The Acting Director of the FTC’s Bureau of Consumer Protection, Thomas B. Pahl, recently commenced a ‘Stick with Security’ series of blog posts that analyze the data security principles championed by the FTC in its Start with Security guidance. The posts are intended to impart lessons the FTC has learned via investigations and enforcement actions, and to highlight good/bad practices implemented by businesses, since the FTC’s issuance of its Start with Security guidance in June 2015.
In its first three posts (available here, here, and here), the FTC emphasized a number of straightforward best practices that can help businesses mitigate potential penalties in the event of a data security incident, including:
- Companies should not collect any excess personal or sensitive information beyond that necessary for the company’s legitimate business purposes, and should not retain such information longer than absolutely necessary;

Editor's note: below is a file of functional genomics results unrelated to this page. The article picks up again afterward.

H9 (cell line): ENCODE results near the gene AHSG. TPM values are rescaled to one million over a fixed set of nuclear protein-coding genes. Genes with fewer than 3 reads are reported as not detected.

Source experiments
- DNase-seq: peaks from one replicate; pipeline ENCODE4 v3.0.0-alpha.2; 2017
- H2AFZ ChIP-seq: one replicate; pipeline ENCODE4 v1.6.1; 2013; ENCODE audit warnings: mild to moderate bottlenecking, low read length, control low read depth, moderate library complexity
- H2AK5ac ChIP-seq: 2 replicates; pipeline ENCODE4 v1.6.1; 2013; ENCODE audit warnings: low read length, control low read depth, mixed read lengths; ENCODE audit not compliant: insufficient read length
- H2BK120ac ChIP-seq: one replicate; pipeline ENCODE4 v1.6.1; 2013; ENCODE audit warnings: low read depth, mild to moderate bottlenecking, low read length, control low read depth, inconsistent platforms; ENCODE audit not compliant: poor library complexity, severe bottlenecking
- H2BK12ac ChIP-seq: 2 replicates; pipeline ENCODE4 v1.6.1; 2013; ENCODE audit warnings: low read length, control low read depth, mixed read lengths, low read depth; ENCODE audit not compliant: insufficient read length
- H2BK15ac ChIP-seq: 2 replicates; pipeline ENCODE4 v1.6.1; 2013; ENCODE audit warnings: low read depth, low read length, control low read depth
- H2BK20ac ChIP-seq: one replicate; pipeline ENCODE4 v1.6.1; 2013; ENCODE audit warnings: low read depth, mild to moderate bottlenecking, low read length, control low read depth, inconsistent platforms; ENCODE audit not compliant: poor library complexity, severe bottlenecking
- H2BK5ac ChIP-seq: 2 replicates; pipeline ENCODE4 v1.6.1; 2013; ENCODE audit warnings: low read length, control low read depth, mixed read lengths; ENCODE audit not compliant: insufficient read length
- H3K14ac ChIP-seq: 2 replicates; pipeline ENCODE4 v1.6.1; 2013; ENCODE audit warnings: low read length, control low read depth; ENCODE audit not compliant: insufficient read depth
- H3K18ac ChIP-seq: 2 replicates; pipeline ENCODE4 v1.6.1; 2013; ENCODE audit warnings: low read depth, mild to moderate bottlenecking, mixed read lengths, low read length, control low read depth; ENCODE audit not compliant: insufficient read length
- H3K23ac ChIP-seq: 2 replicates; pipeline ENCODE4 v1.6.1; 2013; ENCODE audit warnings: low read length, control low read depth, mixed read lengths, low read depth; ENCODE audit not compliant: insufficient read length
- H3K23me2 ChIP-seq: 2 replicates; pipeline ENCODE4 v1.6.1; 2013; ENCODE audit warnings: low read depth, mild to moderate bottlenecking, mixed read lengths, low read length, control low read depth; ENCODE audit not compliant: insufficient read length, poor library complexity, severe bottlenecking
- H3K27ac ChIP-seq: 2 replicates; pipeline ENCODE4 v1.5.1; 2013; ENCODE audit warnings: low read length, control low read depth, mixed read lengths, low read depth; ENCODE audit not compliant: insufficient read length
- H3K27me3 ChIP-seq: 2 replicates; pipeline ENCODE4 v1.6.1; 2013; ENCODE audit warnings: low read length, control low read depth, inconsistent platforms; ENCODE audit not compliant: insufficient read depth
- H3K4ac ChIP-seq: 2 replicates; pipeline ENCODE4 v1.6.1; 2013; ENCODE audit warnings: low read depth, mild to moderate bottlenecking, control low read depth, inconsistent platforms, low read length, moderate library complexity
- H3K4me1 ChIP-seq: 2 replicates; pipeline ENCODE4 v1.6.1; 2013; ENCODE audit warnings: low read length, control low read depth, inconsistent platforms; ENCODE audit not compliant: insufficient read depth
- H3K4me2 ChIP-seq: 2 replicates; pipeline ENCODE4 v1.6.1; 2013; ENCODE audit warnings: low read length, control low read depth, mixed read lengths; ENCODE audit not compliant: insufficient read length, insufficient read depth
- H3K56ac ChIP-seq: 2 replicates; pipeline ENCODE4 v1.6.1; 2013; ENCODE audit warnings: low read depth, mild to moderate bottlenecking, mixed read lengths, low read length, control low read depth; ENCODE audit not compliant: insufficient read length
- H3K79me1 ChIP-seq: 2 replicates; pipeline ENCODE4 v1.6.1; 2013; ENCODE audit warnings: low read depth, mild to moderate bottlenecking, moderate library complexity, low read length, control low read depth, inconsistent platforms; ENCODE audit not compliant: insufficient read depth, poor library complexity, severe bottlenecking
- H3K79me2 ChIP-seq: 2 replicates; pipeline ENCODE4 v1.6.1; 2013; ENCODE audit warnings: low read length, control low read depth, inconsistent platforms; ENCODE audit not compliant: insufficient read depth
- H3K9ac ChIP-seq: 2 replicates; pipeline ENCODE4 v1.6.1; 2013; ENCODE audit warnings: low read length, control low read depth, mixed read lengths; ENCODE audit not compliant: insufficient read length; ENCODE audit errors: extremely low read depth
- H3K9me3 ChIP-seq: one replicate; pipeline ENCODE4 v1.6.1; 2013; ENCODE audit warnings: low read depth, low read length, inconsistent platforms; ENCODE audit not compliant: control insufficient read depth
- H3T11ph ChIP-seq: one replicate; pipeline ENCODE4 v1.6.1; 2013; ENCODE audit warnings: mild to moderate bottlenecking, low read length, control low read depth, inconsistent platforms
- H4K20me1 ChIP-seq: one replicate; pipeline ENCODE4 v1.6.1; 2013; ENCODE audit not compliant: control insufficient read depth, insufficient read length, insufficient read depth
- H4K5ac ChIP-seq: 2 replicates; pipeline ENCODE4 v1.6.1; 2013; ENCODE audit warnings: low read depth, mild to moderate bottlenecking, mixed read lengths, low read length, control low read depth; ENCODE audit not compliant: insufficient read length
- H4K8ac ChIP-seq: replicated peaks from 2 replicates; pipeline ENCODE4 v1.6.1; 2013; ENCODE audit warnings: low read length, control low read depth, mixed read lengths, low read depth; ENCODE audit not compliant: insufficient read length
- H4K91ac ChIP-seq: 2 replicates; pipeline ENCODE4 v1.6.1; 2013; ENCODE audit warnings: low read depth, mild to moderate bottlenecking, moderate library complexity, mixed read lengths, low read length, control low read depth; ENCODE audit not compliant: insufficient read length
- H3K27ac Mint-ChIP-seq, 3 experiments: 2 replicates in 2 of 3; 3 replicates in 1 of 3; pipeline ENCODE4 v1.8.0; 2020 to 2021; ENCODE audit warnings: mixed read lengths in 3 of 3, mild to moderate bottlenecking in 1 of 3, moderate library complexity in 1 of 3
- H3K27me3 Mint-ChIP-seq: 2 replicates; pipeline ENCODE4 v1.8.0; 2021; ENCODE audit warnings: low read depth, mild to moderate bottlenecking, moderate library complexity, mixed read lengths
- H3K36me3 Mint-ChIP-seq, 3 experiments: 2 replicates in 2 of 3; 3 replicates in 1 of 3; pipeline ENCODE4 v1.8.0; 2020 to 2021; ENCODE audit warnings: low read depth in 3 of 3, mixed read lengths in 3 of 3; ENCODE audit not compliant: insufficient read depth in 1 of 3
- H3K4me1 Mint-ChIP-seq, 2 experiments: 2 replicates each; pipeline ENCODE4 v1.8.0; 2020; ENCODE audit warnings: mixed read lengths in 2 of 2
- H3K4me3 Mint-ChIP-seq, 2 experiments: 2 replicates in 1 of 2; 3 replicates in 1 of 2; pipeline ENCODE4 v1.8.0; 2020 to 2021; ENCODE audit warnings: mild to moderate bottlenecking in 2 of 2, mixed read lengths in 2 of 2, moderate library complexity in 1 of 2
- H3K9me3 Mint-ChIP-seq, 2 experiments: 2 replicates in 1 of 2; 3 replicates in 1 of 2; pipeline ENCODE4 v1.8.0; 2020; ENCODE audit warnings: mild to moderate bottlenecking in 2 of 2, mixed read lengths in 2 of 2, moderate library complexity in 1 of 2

- Default settings on devices, programs, software, and other items that feature privacy controls should be pre-programmed to higher security settings (thereby establishing enhanced baseline security levels and putting the onus on the user to reduce the security protection);
- Restrict access to sensitive electronic and physical data through the use of access controls (such as locked file cabinets for physical data, and firewalls or restricted privileges for electronic data), and tailor administrative rights and access to maintain system security;
- Users and administrators should securely store and protect system passwords, use complex and unique passwords, and guard against system attacks by limiting permissible log-in attempts and/or utilizing multi-factor authentication.
Although the FTC’s guidance in these posts is not new, the Stick with Security series provides simple reminders of basic steps that companies large and small can take to improve their data security and strengthen their standing with the FTC in the event of an investigation. Companies would be well advised to continue monitoring the posts, which are to be released weekly on Fridays until all 10 principles set forth in the Start with Security guidance are covered.